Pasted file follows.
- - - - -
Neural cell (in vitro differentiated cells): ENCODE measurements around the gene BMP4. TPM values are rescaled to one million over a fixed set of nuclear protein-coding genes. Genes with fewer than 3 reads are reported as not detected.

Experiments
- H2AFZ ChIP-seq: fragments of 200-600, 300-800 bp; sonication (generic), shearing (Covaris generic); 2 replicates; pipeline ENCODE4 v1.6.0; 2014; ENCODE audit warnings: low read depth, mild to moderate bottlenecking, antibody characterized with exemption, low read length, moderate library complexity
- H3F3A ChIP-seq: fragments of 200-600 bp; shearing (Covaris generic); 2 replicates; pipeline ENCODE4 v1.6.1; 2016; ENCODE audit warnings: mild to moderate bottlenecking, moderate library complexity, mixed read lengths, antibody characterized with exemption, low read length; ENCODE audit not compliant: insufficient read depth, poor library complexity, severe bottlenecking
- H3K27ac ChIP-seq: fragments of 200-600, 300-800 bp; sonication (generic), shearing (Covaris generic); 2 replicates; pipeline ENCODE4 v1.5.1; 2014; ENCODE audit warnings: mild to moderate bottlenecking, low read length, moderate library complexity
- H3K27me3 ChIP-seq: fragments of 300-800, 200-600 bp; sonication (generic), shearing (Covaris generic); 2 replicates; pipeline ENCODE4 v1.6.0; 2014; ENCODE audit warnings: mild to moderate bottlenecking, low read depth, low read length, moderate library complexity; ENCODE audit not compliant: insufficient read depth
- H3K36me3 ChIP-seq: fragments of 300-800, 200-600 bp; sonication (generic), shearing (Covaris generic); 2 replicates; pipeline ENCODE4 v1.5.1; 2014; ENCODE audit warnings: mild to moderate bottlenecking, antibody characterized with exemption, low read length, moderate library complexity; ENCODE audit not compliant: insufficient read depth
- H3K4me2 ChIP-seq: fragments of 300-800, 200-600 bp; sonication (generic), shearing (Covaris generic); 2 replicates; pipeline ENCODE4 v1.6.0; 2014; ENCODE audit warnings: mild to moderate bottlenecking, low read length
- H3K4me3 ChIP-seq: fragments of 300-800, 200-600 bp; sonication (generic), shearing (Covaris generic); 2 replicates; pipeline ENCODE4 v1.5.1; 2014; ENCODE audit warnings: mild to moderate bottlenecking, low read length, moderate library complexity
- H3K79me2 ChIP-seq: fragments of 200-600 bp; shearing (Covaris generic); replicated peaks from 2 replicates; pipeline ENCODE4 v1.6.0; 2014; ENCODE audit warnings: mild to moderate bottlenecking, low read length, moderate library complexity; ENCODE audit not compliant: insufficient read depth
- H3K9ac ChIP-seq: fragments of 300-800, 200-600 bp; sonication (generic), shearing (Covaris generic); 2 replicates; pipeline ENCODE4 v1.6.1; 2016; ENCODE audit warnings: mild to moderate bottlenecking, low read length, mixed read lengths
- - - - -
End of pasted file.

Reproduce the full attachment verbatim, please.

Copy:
Neural cell (in vitro differentiated cells): ENCODE measurements around the gene BMP4. TPM values are rescaled to one million over a fixed set of nuclear protein-coding genes. Genes with fewer than 3 reads are reported as not detected.

Experiments
- H2AFZ ChIP-seq: fragments of 200-600, 300-800 bp; sonication (generic), shearing (Covaris generic); 2 replicates; pipeline ENCODE4 v1.6.0; 2014; ENCODE audit warnings: low read depth, mild to moderate bottlenecking, antibody characterized with exemption, low read length, moderate library complexity
- H3F3A ChIP-seq: fragments of 200-600 bp; shearing (Covaris generic); 2 replicates; pipeline ENCODE4 v1.6.1; 2016; ENCODE audit warnings: mild to moderate bottlenecking, moderate library complexity, mixed read lengths, antibody characterized with exemption, low read length; ENCODE audit not compliant: insufficient read depth, poor library complexity, severe bottlenecking
- H3K27ac ChIP-seq: fragments of 200-600, 300-800 bp; sonication (generic), shearing (Covaris generic); 2 replicates; pipeline ENCODE4 v1.5.1; 2014; ENCODE audit warnings: mild to moderate bottlenecking, low read length, moderate library complexity
- H3K27me3 ChIP-seq: fragments of 300-800, 200-600 bp; sonication (generic), shearing (Covaris generic); 2 replicates; pipeline ENCODE4 v1.6.0; 2014; ENCODE audit warnings: mild to moderate bottlenecking, low read depth, low read length, moderate library complexity; ENCODE audit not compliant: insufficient read depth
- H3K36me3 ChIP-seq: fragments of 300-800, 200-600 bp; sonication (generic), shearing (Covaris generic); 2 replicates; pipeline ENCODE4 v1.5.1; 2014; ENCODE audit warnings: mild to moderate bottlenecking, antibody characterized with exemption, low read length, moderate library complexity; ENCODE audit not compliant: insufficient read depth
- H3K4me2 ChIP-seq: fragments of 300-800, 200-600 bp; sonication (generic), shearing (Covaris generic); 2 replicates; pipeline ENCODE4 v1.6.0; 2014; ENCODE audit warnings: mild to moderate bottlenecking, low read length
- H3K4me3 ChIP-seq: fragments of 300-800, 200-600 bp; sonication (generic), shearing (Covaris generic); 2 replicates; pipeline ENCODE4 v1.5.1; 2014; ENCODE audit warnings: mild to moderate bottlenecking, low read length, moderate library complexity
- H3K79me2 ChIP-seq: fragments of 200-600 bp; shearing (Covaris generic); replicated peaks from 2 replicates; pipeline ENCODE4 v1.6.0; 2014; ENCODE audit warnings: mild to moderate bottlenecking, low read length, moderate library complexity; ENCODE audit not compliant: insufficient read depth
- H3K9ac ChIP-seq: fragments of 300-800, 200-600 bp; sonication (generic), shearing (Covaris generic); 2 replicates; pipeline ENCODE4 v1.6.1; 2016; ENCODE audit warnings: mild to moderate bottlenecking, low read length, mixed read lengths